Small molecule targets incurable leukaemia
Heidelberg/Cambridge/London– A team of researchers from GlaxoSmithKline, the biotech company Cellzome and from Universities Cambridge, Ulm and Amsterdam have found a promising treatment for mixed lineage (MLL-fusion) leukaemia (Nature, doi; 10.1038/nature10509). Their small molecule inhibitor I-BET151 blocks a transcriptiomal regulator called bromodomain and extra terminal (BET) protein, which can be selectively targeted to displace the proteins from chromatin. For the first time, Tony Kouzarides and colleagues demonstrated that BET proteins are associated with MLL fusion proteins, which are involved in leukaemia pathogenesis. In mice, I-BET151 provided excellent control of MLL leukaemia progression, inducing cell cycle arrest and programmed cell death as well as inhibition of transcription of key genes. The partners see huge potential of BET inhibitors for clinical studies. Dr.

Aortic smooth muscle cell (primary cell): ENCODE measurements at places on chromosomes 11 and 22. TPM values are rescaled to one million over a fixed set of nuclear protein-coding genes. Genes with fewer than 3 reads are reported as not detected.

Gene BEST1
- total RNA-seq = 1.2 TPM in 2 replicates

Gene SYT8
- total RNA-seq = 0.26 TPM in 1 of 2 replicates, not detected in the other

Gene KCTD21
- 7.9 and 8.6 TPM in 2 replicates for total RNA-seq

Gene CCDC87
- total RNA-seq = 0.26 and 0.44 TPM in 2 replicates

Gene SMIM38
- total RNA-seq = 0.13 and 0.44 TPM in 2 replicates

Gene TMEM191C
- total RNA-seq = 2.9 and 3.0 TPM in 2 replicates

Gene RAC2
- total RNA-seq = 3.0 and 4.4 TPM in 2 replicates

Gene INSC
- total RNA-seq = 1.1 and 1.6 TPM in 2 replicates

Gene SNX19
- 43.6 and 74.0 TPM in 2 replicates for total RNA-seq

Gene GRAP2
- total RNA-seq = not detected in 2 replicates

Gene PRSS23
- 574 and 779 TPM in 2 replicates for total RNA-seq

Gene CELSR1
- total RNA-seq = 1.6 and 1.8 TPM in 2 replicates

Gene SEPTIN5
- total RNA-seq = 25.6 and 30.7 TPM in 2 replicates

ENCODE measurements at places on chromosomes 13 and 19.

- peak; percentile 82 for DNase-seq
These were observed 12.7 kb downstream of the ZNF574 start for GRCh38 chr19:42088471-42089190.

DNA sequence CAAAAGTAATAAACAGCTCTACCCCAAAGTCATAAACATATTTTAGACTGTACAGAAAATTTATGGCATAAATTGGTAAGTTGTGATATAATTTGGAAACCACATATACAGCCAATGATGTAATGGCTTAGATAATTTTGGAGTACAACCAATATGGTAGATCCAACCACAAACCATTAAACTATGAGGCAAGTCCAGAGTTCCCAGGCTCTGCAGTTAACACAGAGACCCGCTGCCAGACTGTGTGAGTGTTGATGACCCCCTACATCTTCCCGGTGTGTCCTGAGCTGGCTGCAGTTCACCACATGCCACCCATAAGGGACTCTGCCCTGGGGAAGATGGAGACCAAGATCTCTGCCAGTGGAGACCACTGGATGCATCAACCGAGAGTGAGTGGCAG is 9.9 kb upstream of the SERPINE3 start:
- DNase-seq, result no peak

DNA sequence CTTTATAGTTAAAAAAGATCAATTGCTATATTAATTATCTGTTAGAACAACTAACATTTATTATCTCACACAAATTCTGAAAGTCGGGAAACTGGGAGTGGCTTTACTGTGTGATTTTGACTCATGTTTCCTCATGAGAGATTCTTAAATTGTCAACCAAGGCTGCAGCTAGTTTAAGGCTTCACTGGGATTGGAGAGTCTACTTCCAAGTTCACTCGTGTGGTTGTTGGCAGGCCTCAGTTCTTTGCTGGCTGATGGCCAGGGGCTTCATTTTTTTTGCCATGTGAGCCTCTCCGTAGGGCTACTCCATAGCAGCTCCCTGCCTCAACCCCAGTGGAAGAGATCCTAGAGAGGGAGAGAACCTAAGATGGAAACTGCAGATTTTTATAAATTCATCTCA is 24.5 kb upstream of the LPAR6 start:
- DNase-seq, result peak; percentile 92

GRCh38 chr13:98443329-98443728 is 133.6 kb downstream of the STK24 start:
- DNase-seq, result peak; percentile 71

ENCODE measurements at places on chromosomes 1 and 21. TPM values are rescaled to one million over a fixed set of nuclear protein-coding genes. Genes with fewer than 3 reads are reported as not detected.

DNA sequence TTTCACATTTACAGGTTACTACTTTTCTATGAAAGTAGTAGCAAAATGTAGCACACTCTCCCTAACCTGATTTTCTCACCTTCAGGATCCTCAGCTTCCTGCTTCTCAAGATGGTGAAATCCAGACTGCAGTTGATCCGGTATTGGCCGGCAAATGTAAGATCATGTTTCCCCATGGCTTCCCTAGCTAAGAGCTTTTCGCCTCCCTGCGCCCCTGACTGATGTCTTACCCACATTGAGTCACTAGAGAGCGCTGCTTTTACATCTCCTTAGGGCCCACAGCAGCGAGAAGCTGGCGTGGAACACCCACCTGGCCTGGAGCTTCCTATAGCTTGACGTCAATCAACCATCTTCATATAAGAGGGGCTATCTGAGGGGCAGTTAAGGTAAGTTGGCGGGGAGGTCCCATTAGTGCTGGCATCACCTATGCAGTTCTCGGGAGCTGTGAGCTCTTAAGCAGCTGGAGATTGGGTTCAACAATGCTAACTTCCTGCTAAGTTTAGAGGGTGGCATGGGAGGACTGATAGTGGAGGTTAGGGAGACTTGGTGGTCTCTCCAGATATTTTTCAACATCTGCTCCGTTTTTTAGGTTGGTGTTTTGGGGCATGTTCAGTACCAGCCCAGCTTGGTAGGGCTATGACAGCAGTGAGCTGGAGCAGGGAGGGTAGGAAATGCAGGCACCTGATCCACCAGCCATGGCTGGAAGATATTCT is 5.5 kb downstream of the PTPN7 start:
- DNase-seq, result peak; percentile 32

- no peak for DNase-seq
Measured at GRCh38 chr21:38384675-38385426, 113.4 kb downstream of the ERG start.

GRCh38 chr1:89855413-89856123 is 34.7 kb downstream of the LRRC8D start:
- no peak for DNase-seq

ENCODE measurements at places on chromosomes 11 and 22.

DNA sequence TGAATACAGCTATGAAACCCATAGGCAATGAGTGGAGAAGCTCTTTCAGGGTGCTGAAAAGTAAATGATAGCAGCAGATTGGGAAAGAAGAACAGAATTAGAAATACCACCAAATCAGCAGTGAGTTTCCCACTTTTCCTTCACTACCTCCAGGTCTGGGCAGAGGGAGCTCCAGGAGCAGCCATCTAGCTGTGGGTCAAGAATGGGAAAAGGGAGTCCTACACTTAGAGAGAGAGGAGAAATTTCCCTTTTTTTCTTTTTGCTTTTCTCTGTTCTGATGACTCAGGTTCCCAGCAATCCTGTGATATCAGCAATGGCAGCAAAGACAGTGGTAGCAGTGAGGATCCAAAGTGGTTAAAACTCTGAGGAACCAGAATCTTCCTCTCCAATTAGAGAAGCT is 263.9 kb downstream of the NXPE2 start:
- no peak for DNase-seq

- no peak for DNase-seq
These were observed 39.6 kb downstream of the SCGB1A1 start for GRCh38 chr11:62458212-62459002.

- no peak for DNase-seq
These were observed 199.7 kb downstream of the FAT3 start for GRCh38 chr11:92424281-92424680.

David Simmons, CSO of Cellzome commented “The publication shows how our chemoproteomic technology can guide epigenetic drug discovery. This new and exciting field of biology offers great potential for developing novel therapeutic interventions as personalised epigenetic medicines”